Monday, January 19, 2009

How they torture my honey.

Those of you who really know Pete are thinking, well I think a little torture is just what he needs, Lord knows he's meted out a pretty good share of it himself. Well, you may still feel that way, but maybe a different sort of torture is in order.

Since we had the doctor's appointment on Friday, we had to reschedule his therapy, including OT to another date. They could get him in for OT on Saturday and he went for an hour. Anna and I went to Target to do some shopping, and can you believe I couldn't come up with enough stuff to look around Target for an hour? I know, it's sad. Anyway, we got back up to TOTS with about 15 minutes left in the session.

We come around the corner and look in the window and Pete's laying on his stomach on a mat with his left arm underneath him, kind of like if you were laying down and pushed yourself up onto an elbow. The OT has determined that he does not have a dislocation of the shoulder, but that the tendons are weak and toned, and just like on the hamstrings, the only way to remedy that situation is to have it bear weight. So, this is the best way to do that. After Anna and I got there, the therapist asked her to help, here sit on this chair and hand daddy these rings. Of course, the purpose of this is twofold, first to keep his right arm off the mat and not let it help the left arm, and to get him to pay attention to the left side.

Needless to say, this hurt like hell, a little Tylenol and ice took care of it though. We'll keep torturing him until he can pull that table saw out of the shed by himself. Not that I'm going to let him use it or anything, but he can pull it out.

Friday, January 16, 2009

Happy New Year!

Wow! Things have been crazy busy around here. Pete and I continue to work through the constant readjusting of our lives around the stroke. He is in therapy 3 days a week, and is making good progress.

He has developed some significant muscle spacticity or "toning" in his left arm and leg. This means we need to do lots of stretching, which I have to tell you, is giving me a pretty darn good work out! I have been feeling very guilty over the toning, that I have not been working him out well enough since his release from TIRR. There's only so much a girl can accomplish in a day, but this is very important.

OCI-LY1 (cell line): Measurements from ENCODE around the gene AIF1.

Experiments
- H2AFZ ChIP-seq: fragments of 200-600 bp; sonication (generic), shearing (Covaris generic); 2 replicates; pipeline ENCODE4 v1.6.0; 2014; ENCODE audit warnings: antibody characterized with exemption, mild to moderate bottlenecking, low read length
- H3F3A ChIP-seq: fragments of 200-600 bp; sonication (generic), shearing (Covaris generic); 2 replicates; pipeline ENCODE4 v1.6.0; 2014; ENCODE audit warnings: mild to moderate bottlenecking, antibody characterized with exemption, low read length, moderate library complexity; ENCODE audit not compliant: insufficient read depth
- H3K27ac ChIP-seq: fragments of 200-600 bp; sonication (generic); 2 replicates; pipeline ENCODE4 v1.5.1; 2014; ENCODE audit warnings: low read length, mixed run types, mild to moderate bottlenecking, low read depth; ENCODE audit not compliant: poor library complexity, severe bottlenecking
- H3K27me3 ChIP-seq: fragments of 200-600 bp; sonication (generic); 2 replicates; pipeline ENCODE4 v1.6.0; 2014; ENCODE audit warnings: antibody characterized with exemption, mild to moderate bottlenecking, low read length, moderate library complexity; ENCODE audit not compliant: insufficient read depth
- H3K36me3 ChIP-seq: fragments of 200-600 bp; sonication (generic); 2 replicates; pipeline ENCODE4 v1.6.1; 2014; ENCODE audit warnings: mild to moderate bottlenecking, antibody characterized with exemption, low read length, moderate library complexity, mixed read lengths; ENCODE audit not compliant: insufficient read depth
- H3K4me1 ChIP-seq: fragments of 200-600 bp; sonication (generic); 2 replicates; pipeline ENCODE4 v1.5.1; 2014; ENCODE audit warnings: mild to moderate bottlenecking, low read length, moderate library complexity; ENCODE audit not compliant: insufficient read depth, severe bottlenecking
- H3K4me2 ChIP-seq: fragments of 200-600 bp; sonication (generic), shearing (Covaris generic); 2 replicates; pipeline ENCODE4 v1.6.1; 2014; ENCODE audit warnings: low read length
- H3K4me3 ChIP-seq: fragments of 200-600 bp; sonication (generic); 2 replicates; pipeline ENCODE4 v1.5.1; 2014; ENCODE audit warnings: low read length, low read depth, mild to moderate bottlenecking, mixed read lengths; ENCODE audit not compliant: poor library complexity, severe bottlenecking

Because of the toning, his PT at TOTS wanted him to go see the rehab doctor about having botox injections as muscle relaxers in his hamstrings and biceps. I had no idea there was a medical application for botox, I'm glad to hear it. We went to see Dr. Shah today. Pete was examined by a PT and an OT in the clinic and he did have 3 joints that are within normal limits, his wrist going down is very flexible, his elbow bends all the way up to his shoulder, and his knee will bend enough to put the back of his foot all the way to his bottom. The remainder of the joints are anywhere from minus 10 degrees (his foot at the ankle) to 60 to 70 degrees. I was feeling really crappy about this, but was told that the toning is absolutely to to be expected during the rewiring process.

The PT and OT finished their deal and then waited for Dr. Shah before they got Pete up to walk some. I realized, it was the first time I'd seen him walk. Obviously, I've seen lots of standing, we have standing practice every day, but no walking at all. Now that's a moving experience, although his gait is hard to describe, other than to say AWFUL! While we were there, a woman came in the exam room wearing a suit. She got down on the floor and pushed his heel onto the ground at each step and he did so much better. It turns out she is a representative for a company that has a product called walk aid. This is a medical devise that sends an electric pulse into the calf into the nerve that will cause the foot to lift was you take a step. Can you believe, there's a nerve that actually is responsible for this? So she started hooking him up to this contraption, which she says causes some patients pretty significant pain until they get used to it. I'm thinking, eww, don't like that. Pete tolerated it very well, and she'd hit the button and his foot lifted right up. The purpose of the devise is to retrain the nerve to send the right message to Pete's foot.

I asked Denise (the "she" aforementioned) if she'd ever heard of a company called Bioness and their product. She said yes indeed, and this is very similar but it is a single unit that doesn't require the shoe insert or the remote "control" part. Anyway, we sat for a while and waited for Dr. Shah. Once she arrived, they got Pete up, and she told him to take a step with his left foot, as he did, she hit the control button, and his foot went up so he could move forward, it also meant his foot landed flat on the floor at the end of the step-meaning he would have enough balance to move the right foot. By no means was he doing this with no assistance, or really even minimal assistance, but his gait was absolutely night and day different. It looked like a regular walking gain as opposed to a "please don't fall". It was a pretty good thing to see, you gotta know it. Hearing the doctor and the therapists talk, the devise was helping with one of his walking problems but was showing another to exist. There is a long road ahead of us.

They will continue a trial of this during his PT during the next week. If he does well with it, they will work on getting him one he can use at home. This is not like wearing reading glasses, where you get used to them and can't read without them, I was told this is the more you use it, the less you'll need it. So, we'll see if they can get United to pay for it. If not, while the devise is not cheap by any means, it is not so cost prohibitive it can't be handled.

So, now you have a little progress report. I promise to try to be better about posting. Oh, and if you're still reading, give yourself a gold star!